Shoura Council denounces UN allegations against Arab coalition in Yemen

Updated 06 June 2016
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Shoura Council denounces UN allegations against Arab coalition in Yemen

RIYADH: The Shoura Council denounced Monday the contents of a report issued by the United Nations Secretary General Ban Ki Moon, accusing the Arab coalition to have committed human rights breaches against children in Yemen.
In a statement, read to reporters by Dr. Mohammed bin Abdullah Al Amro, the Shoura Council said such accusations by the UN based on unconfirmed information come at a time the UN has failed to enforce several resolutions issued against the Houthi coup and forces loyal to deposed President Ali Saleh in Yemen.
The Shoura Council called on the United Nations to reconsider and change its position and urged it to try to get information from official sources, either from the legitimate government, led by President Abd Rabbo Mansour Hadi, or the Arab coalition command.
The statement also regrets the paralyzed situation of the United Nations that reflects its complete failure to obtain information from reliable sources and find the facts with professionalism and objectivity, noting that the situation in Yemen today undoubtedly shows that the side attacking and killing children, besieging the cities, starving the people and shelling the hospitals is that of Houthi militias who usurped power in the capital, Sanaa.
Finally, the Shoura Council reiterated its confidence in the Arab coalition command, appreciating their sacrifice to restore the legitimacy and salvage the oppressed people in Yemen and expressed support for the legitimate government of President Hadi to restore sovereignty and control over all parts of Yemen.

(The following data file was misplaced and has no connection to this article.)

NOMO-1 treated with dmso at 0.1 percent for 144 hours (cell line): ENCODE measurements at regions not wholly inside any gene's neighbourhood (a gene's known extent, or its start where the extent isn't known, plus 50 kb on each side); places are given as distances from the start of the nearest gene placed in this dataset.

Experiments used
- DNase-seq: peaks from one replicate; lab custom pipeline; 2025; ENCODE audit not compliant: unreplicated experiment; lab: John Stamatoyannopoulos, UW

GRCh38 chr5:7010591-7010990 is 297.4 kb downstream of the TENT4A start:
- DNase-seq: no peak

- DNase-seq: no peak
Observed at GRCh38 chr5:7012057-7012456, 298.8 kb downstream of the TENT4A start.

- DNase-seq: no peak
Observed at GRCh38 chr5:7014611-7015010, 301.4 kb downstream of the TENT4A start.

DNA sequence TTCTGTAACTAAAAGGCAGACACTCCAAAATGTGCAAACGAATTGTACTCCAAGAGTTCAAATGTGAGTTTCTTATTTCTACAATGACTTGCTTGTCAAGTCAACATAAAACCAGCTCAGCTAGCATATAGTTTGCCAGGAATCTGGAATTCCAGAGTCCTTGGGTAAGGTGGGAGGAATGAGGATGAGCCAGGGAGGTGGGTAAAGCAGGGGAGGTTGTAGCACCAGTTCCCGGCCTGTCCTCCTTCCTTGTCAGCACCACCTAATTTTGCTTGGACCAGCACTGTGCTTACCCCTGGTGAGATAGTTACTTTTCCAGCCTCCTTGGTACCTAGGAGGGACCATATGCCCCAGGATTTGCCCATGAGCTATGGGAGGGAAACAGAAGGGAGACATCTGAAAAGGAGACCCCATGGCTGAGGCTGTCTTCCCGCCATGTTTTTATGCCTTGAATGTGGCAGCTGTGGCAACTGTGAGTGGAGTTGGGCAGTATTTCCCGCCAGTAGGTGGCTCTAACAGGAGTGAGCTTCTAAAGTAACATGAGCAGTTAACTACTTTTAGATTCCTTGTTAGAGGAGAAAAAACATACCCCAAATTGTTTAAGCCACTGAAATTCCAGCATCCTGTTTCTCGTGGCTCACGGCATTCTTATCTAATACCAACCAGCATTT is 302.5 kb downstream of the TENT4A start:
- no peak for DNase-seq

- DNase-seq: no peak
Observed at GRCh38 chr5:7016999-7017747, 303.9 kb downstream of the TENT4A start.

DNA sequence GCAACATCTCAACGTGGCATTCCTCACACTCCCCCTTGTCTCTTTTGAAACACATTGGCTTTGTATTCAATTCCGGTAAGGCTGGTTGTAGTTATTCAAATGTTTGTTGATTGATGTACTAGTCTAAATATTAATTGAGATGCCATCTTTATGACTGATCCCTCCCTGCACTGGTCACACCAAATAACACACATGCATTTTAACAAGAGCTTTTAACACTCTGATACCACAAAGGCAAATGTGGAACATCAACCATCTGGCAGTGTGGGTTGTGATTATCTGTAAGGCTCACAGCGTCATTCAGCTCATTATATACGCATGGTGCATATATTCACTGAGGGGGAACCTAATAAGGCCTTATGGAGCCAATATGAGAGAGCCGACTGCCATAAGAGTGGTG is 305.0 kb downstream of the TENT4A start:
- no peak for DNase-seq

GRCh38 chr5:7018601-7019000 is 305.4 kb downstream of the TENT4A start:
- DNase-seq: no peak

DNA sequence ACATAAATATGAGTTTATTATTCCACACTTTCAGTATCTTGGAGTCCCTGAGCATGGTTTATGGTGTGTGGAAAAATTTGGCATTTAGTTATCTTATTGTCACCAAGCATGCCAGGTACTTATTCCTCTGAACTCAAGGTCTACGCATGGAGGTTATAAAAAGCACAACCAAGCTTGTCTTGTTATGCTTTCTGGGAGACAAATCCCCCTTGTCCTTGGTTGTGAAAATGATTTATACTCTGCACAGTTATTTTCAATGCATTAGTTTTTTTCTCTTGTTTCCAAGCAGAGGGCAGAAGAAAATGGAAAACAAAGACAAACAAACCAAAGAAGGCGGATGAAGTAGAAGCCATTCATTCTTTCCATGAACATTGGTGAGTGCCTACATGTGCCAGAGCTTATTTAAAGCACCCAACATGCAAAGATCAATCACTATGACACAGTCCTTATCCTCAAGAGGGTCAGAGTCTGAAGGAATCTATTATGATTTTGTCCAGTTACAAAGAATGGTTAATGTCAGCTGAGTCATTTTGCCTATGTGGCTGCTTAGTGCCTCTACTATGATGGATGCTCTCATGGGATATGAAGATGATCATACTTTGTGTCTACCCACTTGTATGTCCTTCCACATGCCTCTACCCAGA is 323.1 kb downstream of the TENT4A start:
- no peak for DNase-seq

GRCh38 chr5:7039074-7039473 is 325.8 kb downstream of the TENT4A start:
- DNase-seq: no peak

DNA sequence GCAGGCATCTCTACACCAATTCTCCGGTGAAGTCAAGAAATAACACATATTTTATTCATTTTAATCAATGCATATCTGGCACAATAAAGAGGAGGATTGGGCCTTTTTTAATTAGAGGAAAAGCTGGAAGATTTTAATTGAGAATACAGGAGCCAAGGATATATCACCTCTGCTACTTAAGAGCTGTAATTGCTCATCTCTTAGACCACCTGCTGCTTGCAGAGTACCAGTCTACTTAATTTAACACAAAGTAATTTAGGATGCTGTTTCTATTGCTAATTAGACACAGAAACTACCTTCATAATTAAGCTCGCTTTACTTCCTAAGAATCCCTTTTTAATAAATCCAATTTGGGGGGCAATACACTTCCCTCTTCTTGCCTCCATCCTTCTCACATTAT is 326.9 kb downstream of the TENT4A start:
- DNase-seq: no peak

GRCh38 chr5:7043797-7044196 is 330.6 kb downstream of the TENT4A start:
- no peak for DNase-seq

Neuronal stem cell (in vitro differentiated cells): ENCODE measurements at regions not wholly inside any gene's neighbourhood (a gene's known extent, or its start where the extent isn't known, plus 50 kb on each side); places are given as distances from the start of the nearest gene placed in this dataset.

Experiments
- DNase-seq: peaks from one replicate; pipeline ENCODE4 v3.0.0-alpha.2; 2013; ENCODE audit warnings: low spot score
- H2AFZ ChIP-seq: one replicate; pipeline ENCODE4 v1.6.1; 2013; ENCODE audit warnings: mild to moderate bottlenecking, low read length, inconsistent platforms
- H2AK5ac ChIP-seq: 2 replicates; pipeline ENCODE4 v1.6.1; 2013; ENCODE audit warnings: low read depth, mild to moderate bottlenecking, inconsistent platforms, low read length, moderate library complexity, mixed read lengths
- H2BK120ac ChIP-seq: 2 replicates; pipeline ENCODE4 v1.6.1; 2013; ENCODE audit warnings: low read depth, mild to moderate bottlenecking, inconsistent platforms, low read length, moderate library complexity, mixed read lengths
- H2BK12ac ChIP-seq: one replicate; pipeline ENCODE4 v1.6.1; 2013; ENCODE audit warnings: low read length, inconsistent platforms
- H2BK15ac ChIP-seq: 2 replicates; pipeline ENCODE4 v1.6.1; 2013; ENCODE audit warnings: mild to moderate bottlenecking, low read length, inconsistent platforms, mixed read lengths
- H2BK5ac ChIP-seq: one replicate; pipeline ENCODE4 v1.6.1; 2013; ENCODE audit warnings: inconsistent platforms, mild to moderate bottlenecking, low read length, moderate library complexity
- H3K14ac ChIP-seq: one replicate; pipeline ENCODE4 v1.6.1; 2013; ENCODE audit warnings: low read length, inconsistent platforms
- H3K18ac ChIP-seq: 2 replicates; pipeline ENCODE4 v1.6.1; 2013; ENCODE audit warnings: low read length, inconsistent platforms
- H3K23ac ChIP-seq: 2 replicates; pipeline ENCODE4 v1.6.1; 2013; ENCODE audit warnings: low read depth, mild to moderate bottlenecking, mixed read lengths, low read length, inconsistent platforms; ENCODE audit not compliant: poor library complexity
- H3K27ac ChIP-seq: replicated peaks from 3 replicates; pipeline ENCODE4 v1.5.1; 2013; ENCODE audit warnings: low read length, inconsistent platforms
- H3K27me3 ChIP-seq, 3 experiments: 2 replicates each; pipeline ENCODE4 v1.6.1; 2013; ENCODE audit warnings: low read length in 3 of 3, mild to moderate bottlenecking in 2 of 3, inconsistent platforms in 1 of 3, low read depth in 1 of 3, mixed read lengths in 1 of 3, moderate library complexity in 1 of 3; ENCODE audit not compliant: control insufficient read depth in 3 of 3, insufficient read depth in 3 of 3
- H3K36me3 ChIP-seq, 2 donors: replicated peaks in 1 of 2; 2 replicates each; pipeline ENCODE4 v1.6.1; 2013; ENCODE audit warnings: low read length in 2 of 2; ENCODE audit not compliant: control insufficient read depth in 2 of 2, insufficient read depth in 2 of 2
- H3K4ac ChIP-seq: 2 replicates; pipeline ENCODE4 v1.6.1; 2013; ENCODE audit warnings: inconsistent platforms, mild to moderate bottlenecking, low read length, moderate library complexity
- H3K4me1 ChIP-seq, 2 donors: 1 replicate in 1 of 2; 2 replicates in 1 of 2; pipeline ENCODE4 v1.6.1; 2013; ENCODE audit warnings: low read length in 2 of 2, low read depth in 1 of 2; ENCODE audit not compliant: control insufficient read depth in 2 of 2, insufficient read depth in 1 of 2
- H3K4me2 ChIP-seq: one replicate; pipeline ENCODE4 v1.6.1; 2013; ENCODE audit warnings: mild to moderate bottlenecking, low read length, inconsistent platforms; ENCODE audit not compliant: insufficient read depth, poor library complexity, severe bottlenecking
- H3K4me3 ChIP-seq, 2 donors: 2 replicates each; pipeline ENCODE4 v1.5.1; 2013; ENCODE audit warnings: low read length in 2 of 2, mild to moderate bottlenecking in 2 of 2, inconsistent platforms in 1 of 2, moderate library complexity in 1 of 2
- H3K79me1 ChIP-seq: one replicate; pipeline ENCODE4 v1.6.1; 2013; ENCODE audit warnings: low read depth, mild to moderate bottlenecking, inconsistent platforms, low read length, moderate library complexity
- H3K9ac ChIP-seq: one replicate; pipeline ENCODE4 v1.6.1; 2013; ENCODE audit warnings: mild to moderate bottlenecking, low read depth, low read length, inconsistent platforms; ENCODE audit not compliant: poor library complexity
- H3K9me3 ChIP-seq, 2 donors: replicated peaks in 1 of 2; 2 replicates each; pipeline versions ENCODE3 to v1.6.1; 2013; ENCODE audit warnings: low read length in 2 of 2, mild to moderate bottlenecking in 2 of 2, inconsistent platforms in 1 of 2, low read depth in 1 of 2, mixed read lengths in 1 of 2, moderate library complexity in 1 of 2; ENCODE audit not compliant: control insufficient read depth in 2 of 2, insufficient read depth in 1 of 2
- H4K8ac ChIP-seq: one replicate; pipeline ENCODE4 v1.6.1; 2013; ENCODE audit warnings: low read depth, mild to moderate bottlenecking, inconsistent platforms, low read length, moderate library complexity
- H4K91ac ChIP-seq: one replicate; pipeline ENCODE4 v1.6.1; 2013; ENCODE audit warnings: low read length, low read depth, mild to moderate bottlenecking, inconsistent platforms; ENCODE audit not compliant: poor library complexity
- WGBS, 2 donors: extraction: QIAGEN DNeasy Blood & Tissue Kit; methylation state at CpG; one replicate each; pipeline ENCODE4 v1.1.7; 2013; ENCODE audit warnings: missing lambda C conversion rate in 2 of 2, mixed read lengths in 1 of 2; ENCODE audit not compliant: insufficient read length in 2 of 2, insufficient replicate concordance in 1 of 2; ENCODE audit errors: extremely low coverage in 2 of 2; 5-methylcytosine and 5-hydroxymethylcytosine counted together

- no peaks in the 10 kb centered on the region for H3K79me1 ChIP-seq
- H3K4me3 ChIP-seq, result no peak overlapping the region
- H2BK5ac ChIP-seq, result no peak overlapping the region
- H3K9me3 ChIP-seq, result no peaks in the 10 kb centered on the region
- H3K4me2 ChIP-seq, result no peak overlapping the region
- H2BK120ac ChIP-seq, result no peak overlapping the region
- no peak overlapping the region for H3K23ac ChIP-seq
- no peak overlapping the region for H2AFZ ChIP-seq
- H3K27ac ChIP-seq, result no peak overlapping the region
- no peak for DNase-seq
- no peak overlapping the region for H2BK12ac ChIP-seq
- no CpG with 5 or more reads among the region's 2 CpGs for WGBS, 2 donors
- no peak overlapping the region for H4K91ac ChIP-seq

Saudi customs thwart smuggling attempts on buses transporting Umrah worshippers

Updated 19 May 2019
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Saudi customs thwart smuggling attempts on buses transporting Umrah worshippers

RIYADH: The Halat Ammar Customs on the Kingdom’s northwestern border prevented two attempts to smuggle a quantity of 184,737 Fenethylline tablets, also known by the brand name of Captagon.
The pills were discovered hidden on two buses that were transporting passengers to the Kingdom’s holy sites.
Mohammed Qaisi, the customs general manager, said the first bus was carrying 47 passengers and after the customs procedures were finalized and the passengers were processed, a bag containing 100,000 tablets was found.
“The narcotics were hidden in an artistic way and were placed inside the bag’s lining,” he said.
Qaisi also said the second attempt was thwarted in a similar way. The other bus was transporting 31 passengers, on which a total of 84,737 Captagon pills were seized.
Saudi Arabia usually witnesses a rise of smuggling attempts during the Umrah and Hajj seasons, as they are exploited by smugglers trying to transport narcotics and other contraband. 
Saudi Customs said it is exerting great efforts and working with all its human and technical capabilities to prevent the entry of illegal substances.